- Humans have profoundly changed the global water landscape, the study finds.
- As a result, some spots become wet and other areas dry out.
The position of fresh water around the world is constantly changing and humans are the driving force behind the movements, according to a new study by NASA scientists.
As a result, some places become wetter and other areas dry out.
"The human fingerprint is everywhere over changing fresh water availability, we see it in large-scale overuse of groundwater and we see it as a driver of climate change," said Jay Famiglietti, a co-author of research, the Senior Water Scientist at Jet NASA's Propulsion Laboratory in Pasadena, California. "The study shows that humans have drastically changed the global aquatic landscape."
Using NASA satellites and data on human activities to map freshwater sites around the world, researchers found several factors involved in shifts, including water management practices, climate change and natural cycles. The study was published on Wednesday in the journal Nature.
Researchers led by Matt Rodell of NASA's Goddard Space Flight Center in Greenbelt, Maryland, observed global trends in freshwater in 34 regions or hotspots around the world based on 1
At least 40 percent of the world's 34 hotspots can be linked to human water management activities such as: For example, excessive groundwater pumping for agriculture. These include areas such as North India, the North China Plain and parts of Saudi Arabia.
Meanwhile, the changes in eight regions can be linked to climate change, while the shifts in the remaining 12 regions can be linked to natural factors such as cyclic weather patterns, according to the study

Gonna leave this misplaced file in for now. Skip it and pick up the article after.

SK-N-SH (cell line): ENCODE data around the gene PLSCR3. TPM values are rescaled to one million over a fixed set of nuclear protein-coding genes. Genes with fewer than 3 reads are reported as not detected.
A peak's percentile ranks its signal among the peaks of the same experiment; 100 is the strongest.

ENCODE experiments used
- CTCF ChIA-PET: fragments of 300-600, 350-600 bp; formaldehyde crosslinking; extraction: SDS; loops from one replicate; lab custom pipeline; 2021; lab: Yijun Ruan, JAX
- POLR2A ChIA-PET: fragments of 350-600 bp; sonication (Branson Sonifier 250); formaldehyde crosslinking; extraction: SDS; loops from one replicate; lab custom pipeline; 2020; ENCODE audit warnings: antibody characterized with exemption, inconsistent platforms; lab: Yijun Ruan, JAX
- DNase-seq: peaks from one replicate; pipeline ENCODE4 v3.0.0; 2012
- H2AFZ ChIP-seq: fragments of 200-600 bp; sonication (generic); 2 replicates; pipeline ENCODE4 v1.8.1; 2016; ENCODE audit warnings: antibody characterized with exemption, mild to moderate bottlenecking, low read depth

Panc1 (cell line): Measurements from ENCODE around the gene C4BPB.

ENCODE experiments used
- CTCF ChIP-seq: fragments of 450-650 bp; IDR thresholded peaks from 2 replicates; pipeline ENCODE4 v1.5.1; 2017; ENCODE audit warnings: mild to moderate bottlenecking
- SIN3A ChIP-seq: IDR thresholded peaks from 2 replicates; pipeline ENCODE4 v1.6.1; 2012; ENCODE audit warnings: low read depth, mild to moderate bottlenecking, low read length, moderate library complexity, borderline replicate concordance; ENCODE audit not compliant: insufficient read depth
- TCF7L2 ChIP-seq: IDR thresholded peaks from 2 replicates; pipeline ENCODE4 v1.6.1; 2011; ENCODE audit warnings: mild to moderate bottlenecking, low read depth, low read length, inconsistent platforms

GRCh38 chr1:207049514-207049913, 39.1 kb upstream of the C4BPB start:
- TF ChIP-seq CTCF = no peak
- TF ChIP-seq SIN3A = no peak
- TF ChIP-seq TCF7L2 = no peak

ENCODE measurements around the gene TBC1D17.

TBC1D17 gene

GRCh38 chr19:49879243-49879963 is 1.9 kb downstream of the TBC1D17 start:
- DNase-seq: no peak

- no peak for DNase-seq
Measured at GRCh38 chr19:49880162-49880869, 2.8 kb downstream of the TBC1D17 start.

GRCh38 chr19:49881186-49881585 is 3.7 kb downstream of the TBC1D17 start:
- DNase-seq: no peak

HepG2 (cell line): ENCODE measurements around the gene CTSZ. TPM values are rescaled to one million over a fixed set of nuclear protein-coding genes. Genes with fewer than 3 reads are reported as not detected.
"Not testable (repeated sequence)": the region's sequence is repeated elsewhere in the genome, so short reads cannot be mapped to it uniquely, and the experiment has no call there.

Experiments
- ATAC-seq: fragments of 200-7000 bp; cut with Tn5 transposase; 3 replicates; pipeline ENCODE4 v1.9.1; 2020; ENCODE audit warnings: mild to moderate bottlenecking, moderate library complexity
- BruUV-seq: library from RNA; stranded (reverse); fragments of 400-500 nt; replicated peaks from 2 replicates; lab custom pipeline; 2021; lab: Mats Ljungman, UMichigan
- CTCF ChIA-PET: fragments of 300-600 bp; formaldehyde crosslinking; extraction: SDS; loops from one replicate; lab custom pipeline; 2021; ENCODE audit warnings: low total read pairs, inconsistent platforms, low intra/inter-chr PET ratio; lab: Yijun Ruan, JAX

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Co-author Jay Famiglietti of NASA's Jet Propulsion Laboratory said that although water loss in some regions is clearly dictated by a warming climate, "this will require more time and data to complete driving forces behind other patterns of freshwater change. "
" The wet-wet, drying-dryer pattern during the remainder of the 21st century will change models predicted by the Intergovernmental Panel on Climate, but we need a much longer dataset, to be able to say definitively whether climate change is creating a similar pattern in the United States GRACE data, "he said.
The depletion of fresh groundwater in some regions is not limited to excessive pumping but can also be compounded by cycles of persistent drought or rainy conditions, researchers said.
The reduction in groundwater from 4 gigatonnes of water per year between 2002 and 2016 in Central Valley, California, is an example of reduced groundwater replenishment due to rainfall and snowfall combined with increased pumping volumes for agriculture, the study said. For comparison, one gigat of water would fill 400,000 Olympic swimming pools.